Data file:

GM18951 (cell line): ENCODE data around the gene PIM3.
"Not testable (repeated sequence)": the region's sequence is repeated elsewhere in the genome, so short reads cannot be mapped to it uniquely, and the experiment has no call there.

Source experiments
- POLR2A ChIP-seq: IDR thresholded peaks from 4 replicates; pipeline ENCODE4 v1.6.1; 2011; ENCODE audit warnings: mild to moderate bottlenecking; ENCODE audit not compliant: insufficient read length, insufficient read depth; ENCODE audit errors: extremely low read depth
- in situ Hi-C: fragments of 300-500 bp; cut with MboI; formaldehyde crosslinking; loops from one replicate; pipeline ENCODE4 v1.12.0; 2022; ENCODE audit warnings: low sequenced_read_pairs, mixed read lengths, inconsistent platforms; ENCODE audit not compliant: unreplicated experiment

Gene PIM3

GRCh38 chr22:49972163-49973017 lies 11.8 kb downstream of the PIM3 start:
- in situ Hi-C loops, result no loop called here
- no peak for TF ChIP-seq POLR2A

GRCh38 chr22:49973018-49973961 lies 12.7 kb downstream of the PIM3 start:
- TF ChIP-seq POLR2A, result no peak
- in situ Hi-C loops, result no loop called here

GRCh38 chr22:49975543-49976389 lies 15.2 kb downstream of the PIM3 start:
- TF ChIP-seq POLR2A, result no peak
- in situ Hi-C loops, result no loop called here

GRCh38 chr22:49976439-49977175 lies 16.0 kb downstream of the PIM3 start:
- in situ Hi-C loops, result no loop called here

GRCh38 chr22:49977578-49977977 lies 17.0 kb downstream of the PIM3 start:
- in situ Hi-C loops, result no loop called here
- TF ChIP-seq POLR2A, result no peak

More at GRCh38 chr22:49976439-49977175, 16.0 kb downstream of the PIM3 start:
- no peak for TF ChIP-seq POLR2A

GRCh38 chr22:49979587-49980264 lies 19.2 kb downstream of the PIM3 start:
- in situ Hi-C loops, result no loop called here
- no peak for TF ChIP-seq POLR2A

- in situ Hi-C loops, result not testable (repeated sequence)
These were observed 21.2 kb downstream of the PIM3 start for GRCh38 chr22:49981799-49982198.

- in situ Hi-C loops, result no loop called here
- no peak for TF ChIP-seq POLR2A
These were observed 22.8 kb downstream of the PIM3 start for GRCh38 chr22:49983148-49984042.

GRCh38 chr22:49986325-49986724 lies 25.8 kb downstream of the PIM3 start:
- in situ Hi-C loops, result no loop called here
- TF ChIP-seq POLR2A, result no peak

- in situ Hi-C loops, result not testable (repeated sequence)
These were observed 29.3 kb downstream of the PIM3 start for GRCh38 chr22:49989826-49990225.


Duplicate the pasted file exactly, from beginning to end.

GM18951 (cell line): ENCODE data around the gene PIM3.
"Not testable (repeated sequence)": the region's sequence is repeated elsewhere in the genome, so short reads cannot be mapped to it uniquely, and the experiment has no call there.

Source experiments
- POLR2A ChIP-seq: IDR thresholded peaks from 4 replicates; pipeline ENCODE4 v1.6.1; 2011; ENCODE audit warnings: mild to moderate bottlenecking; ENCODE audit not compliant: insufficient read length, insufficient read depth; ENCODE audit errors: extremely low read depth
- in situ Hi-C: fragments of 300-500 bp; cut with MboI; formaldehyde crosslinking; loops from one replicate; pipeline ENCODE4 v1.12.0; 2022; ENCODE audit warnings: low sequenced_read_pairs, mixed read lengths, inconsistent platforms; ENCODE audit not compliant: unreplicated experiment

Gene PIM3

GRCh38 chr22:49972163-49973017 lies 11.8 kb downstream of the PIM3 start:
- in situ Hi-C loops, result no loop called here
- no peak for TF ChIP-seq POLR2A

GRCh38 chr22:49973018-49973961 lies 12.7 kb downstream of the PIM3 start:
- TF ChIP-seq POLR2A, result no peak
- in situ Hi-C loops, result no loop called here

GRCh38 chr22:49975543-49976389 lies 15.2 kb downstream of the PIM3 start:
- TF ChIP-seq POLR2A, result no peak
- in situ Hi-C loops, result no loop called here

GRCh38 chr22:49976439-49977175 lies 16.0 kb downstream of the PIM3 start:
- in situ Hi-C loops, result no loop called here

GRCh38 chr22:49977578-49977977 lies 17.0 kb downstream of the PIM3 start:
- in situ Hi-C loops, result no loop called here
- TF ChIP-seq POLR2A, result no peak

More at GRCh38 chr22:49976439-49977175, 16.0 kb downstream of the PIM3 start:
- no peak for TF ChIP-seq POLR2A

GRCh38 chr22:49979587-49980264 lies 19.2 kb downstream of the PIM3 start:
- in situ Hi-C loops, result no loop called here
- no peak for TF ChIP-seq POLR2A

- in situ Hi-C loops, result not testable (repeated sequence)
These were observed 21.2 kb downstream of the PIM3 start for GRCh38 chr22:49981799-49982198.

- in situ Hi-C loops, result no loop called here
- no peak for TF ChIP-seq POLR2A
These were observed 22.8 kb downstream of the PIM3 start for GRCh38 chr22:49983148-49984042.

GRCh38 chr22:49986325-49986724 lies 25.8 kb downstream of the PIM3 start:
- in situ Hi-C loops, result no loop called here
- TF ChIP-seq POLR2A, result no peak

- in situ Hi-C loops, result not testable (repeated sequence)
These were observed 29.3 kb downstream of the PIM3 start for GRCh38 chr22:49989826-49990225.